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moviesac68 Oct 6th, 2010 09:12 PM

money exchange
 
I have Taiwanese dollars and Canadian dollars in addition to US dollars. Can I use them to exchange to yuan when I arrive in China? Also, is it true that they would only exchange brand new bills and not old or used bills? What about using $1 USD bills?

thursdaysd Oct 7th, 2010 04:48 AM

What about using your ATM card?

Kathie Oct 7th, 2010 05:47 AM

The yuan or RMB is the currency of China. Don't mark yourself as naive and asking to be charged more by using US$1 bills. You can certainly exchange any hard currency into yuan, including Canadian dollars and Taiwanese dollars.

Your ATM card is certainly the easiest way to get local currency, though it may be expensive, depending on what your bank charges for use in a foreign country.

All over Asia, if you want to bring US$ for exchange, you are best to bring US$100 bills (as they get a better exchange rate) and make sure you have the newer-type bill. You want bills that are not too worn or ripped or written on. Only in Burma do you need pristine bills to exchange.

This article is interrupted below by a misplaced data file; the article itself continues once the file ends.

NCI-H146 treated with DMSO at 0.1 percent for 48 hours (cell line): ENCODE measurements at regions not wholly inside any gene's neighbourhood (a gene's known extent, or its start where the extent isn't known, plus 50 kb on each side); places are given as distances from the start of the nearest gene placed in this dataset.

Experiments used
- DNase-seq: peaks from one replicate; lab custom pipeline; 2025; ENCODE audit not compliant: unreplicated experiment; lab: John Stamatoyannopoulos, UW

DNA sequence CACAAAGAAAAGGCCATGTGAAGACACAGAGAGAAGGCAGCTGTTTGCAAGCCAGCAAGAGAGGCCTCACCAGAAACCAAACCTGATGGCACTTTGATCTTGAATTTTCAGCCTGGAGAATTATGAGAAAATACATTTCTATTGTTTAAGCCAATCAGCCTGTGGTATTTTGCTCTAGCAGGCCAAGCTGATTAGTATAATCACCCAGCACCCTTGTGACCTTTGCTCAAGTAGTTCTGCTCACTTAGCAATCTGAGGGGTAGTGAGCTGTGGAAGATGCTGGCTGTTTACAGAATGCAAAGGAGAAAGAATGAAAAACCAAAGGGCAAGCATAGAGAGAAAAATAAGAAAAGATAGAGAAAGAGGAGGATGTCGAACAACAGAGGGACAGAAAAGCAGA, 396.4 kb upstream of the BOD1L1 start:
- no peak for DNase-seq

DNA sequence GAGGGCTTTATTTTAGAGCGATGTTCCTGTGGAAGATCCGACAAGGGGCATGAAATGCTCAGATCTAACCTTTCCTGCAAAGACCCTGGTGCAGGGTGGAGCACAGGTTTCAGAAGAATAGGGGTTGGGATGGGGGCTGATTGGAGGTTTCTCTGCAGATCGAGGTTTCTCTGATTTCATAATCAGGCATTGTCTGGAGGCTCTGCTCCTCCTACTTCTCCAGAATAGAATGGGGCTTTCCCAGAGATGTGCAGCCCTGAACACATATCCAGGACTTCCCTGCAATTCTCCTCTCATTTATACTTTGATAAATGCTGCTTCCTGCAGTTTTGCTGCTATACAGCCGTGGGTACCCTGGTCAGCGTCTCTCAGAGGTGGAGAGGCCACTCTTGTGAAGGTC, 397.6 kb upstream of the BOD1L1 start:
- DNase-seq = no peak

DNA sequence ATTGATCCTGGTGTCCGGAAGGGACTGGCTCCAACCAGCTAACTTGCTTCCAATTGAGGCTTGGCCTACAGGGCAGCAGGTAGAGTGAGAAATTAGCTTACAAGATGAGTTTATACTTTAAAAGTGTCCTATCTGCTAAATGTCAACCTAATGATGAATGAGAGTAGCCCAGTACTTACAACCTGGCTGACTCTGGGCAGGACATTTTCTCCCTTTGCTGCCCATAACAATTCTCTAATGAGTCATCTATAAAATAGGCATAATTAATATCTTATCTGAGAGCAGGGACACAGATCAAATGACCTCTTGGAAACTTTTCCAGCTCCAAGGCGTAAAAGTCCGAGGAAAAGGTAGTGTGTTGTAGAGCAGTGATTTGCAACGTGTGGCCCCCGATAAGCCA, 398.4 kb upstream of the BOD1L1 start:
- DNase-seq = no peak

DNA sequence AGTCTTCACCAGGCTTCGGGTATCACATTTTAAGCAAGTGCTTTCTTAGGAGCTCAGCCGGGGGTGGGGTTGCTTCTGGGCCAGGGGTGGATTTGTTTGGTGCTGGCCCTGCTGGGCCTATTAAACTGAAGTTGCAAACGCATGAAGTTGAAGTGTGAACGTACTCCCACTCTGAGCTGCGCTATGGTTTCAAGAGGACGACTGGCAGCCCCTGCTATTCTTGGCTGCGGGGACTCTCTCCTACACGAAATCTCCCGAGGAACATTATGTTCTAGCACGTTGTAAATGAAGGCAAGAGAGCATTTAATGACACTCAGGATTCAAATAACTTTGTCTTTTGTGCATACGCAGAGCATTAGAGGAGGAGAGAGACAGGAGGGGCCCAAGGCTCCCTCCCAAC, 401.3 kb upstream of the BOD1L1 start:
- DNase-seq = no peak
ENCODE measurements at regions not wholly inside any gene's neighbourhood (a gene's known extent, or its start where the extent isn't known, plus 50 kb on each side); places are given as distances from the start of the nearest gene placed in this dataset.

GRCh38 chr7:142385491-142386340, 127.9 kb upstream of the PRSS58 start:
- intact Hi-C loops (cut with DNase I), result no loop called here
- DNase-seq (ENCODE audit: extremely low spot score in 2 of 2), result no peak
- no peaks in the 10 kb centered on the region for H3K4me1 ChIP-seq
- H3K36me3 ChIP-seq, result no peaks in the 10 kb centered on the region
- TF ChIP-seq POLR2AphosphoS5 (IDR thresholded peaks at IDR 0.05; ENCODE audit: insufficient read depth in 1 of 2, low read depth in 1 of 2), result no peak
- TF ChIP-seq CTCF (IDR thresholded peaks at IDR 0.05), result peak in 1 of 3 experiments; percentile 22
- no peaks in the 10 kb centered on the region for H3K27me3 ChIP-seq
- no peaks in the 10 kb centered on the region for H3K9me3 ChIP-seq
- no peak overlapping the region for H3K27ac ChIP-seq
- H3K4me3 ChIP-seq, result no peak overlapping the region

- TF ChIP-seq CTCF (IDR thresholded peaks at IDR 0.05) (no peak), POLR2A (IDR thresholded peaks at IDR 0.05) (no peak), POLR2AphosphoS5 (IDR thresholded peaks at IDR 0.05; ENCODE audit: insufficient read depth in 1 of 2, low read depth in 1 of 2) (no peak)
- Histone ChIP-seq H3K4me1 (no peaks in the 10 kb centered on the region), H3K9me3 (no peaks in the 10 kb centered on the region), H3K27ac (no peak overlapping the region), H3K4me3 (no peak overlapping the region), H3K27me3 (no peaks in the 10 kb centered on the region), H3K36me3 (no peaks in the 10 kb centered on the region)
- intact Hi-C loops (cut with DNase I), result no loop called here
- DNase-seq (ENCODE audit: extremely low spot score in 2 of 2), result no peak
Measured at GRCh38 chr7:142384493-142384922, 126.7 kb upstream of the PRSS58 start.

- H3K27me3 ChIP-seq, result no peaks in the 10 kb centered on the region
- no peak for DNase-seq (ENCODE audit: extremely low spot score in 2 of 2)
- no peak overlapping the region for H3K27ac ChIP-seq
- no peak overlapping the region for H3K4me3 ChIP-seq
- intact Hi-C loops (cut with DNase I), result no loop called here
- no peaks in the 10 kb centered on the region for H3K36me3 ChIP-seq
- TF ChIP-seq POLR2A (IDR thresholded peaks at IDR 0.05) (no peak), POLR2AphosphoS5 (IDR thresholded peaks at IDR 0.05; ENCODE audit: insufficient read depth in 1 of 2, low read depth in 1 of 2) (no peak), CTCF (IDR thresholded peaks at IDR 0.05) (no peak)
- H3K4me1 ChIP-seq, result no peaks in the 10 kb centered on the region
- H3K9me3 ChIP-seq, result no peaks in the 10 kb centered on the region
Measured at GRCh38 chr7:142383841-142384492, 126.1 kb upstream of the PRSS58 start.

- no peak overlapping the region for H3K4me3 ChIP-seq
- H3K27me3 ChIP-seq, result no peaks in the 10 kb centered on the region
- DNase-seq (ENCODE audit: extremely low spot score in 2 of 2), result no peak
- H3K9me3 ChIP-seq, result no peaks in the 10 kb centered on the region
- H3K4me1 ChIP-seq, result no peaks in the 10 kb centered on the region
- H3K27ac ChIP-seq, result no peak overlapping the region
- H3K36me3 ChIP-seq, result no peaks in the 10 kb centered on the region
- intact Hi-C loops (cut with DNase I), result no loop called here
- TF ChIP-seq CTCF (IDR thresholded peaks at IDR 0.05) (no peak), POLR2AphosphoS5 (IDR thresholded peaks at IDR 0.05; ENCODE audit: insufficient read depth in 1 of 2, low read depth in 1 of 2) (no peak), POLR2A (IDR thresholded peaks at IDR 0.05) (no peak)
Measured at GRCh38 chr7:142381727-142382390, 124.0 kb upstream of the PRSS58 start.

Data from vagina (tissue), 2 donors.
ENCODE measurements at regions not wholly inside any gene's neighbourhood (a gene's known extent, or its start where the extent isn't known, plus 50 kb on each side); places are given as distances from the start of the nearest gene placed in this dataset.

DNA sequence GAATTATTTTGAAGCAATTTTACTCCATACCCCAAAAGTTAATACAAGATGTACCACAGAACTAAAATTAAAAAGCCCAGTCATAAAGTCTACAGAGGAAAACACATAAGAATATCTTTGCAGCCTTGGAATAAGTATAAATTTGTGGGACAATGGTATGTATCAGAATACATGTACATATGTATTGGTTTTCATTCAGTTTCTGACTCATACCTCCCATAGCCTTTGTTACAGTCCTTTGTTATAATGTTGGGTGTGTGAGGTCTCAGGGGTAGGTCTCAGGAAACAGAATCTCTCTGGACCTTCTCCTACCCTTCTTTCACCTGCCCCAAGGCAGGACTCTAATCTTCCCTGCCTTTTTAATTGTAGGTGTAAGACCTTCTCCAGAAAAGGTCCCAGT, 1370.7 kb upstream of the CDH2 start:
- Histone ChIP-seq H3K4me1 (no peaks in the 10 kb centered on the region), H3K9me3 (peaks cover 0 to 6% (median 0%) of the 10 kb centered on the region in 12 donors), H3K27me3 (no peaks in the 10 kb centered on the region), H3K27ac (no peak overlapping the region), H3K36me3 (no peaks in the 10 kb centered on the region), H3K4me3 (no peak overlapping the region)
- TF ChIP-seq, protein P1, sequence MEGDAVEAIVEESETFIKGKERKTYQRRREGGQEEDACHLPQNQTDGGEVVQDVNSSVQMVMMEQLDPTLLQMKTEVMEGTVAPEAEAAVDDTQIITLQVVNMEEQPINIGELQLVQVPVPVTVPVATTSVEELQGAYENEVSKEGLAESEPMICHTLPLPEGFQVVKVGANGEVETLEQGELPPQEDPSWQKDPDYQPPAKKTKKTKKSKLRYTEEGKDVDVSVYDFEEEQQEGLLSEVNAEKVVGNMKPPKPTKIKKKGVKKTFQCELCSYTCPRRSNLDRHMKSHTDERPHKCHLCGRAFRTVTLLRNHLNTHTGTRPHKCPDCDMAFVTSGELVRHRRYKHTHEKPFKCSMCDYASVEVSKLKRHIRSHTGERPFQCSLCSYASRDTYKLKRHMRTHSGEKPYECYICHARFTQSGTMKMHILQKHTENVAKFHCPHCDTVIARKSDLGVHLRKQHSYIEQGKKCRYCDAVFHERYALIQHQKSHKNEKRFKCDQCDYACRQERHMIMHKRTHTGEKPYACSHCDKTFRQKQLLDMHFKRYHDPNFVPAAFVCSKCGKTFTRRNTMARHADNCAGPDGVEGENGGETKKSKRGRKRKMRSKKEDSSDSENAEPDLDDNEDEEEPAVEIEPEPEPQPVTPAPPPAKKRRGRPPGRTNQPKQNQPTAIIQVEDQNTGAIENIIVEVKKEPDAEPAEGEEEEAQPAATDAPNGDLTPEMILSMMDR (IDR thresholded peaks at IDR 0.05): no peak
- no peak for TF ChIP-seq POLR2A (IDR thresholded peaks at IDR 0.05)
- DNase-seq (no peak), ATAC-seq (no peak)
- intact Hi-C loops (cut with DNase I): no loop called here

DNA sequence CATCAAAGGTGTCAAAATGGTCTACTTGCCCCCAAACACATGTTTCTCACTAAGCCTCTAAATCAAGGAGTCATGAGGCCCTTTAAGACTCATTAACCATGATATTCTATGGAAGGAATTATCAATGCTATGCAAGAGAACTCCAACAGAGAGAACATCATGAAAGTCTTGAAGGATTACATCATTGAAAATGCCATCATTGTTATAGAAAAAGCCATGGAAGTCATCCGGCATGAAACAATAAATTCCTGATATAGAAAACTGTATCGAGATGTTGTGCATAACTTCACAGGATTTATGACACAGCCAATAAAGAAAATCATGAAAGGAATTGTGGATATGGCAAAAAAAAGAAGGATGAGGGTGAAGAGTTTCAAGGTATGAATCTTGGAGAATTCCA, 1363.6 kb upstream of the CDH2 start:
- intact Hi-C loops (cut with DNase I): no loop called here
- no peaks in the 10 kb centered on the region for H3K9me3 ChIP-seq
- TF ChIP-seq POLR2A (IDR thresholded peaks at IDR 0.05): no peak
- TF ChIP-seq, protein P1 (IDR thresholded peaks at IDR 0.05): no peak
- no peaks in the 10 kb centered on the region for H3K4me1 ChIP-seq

moviesac68 Oct 7th, 2010 06:05 AM

Thank you for the info.

foggydoggy Oct 7th, 2010 07:06 AM

Just returned from first trip to China. Yes, they are very fussy about the condition of the bills, must be newish with no writing or even a smidgeon of a tear.One bill with writing on it was refused, and a worn 100 RMB bill I asked to have broken down into smaller amounts was initially refused at a Marriott Hotel until I told them they had given it to me.

moviesac68 Oct 7th, 2010 08:32 AM

If I needed to exchange cash, is it better to do it at the airport, bank, or hotel?

fdwoo Oct 8th, 2010 06:43 AM

Better to exchange at bank, and you could do a small amount exchange at the airport for transportation etc.. BTW, i doubt you could exchange Taiwanese dollar in mainland China.

ggreen Oct 17th, 2010 09:26 PM

Agree that you want to go to a bank to exchange currency, and my experience was that we had to go to a bank that specifically dealt with foreign exchange. (The first one we tried sent us to a different bank.) I was in Beijing for a month and ended up exchanging money twice. Each time took at least an hour at the bank, where you take a ticket and wait in line with the other customers. The teller will examine everything very closely: your passport, visa, and the condition of the bills you want to exchange.

On the flip side, ATMs that accepted foreign cards were everywhere including at the airport, and very easy to use.


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